When Tom Wallerstein moved from Quinn Emanuel to a full-time business owner and partner with the successful litigation boutique firm Colt Wallerstein, LLP, balancing the firm’s workload and capacity with prudent hiring decisions became paramount to the firm’s success.
Tom’s recent article featured in his Above the Law column, “From BigLaw to Boutique,” Scaling Up And Down, discusses important and difficult hiring decisions, including creatively adding temporary and part-time lawyers to the team.
Tom notes that staying small may force a small firm to turn away work, or cause its attorneys to max out their billing capacities.
But growing too quickly may negatively affect the small firm culture, and the inability to predict future work makes expansion decisions especially risky – “sometimes the line between swamped and dead is razor thin.”
“As many firms found out the hard way, having more associates than are warranted by the amount of billable work is not good for the bottom line. For many smaller shops, having more associates than work could be financially devastating. On the other hand, if a firm finds itself routinely swamped because it doesn’t have enough lawyers for all the work it has, then the associates pay the price for that, too. In that case, the choice becomes turning down work or insisting that the associates work more. Neither option is ideal. At some point, every associate’s billing capacity is reached.”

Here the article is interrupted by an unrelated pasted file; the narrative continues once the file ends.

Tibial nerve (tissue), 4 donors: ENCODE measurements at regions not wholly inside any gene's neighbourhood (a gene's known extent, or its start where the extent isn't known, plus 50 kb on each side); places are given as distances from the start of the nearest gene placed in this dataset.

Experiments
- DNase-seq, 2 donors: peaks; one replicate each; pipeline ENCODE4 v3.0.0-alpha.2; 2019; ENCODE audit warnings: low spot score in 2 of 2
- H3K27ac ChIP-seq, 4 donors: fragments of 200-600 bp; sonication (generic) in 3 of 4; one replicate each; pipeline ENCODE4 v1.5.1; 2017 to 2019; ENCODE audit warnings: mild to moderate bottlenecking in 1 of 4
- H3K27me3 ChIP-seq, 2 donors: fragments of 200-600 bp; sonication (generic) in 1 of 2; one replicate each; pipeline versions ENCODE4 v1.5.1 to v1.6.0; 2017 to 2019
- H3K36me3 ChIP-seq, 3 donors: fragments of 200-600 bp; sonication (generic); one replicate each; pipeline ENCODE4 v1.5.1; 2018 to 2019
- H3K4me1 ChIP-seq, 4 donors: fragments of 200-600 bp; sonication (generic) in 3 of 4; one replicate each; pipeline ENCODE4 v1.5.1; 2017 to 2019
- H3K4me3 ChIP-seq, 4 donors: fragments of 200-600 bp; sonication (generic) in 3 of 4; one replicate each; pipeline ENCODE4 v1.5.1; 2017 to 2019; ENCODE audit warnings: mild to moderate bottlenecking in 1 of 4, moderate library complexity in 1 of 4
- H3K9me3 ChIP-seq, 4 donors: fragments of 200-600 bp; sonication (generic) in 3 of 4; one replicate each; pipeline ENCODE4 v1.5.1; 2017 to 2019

So what are a small firm’s best options? Is it best to grow? Or is it better to delay work until it is truly necessary, which may result in leaving money on the table?
Hiring part-time associates may be a solution that works for some. But from an attorney perspective, the arrangement can become unattractive when the initial part-time arrangement transforms into full-time+ hours on a part-time salary.
Tom observes that temporary attorneys can be a solution, but recognizes some difficulties involved, such as awareness of office quirks, firm loyalty, and the danger that a temp lawyer may jump ship when they find full-time employment. These are among the common concerns in the temporary lawyer market, and ones that Montage Legal Group has strived to address and solve with our unique business model.
Click here to read Tom’s full article, Scaling Up and Down, on Above the Law.
Tom Wallerstein lives in San Francisco and is a partner with Colt Wallerstein, LLP, a Silicon Valley litigation boutique. The firm’s practice focuses on high tech trade secret, employment, and general complex-commercial litigation. He can be reached at [email protected].
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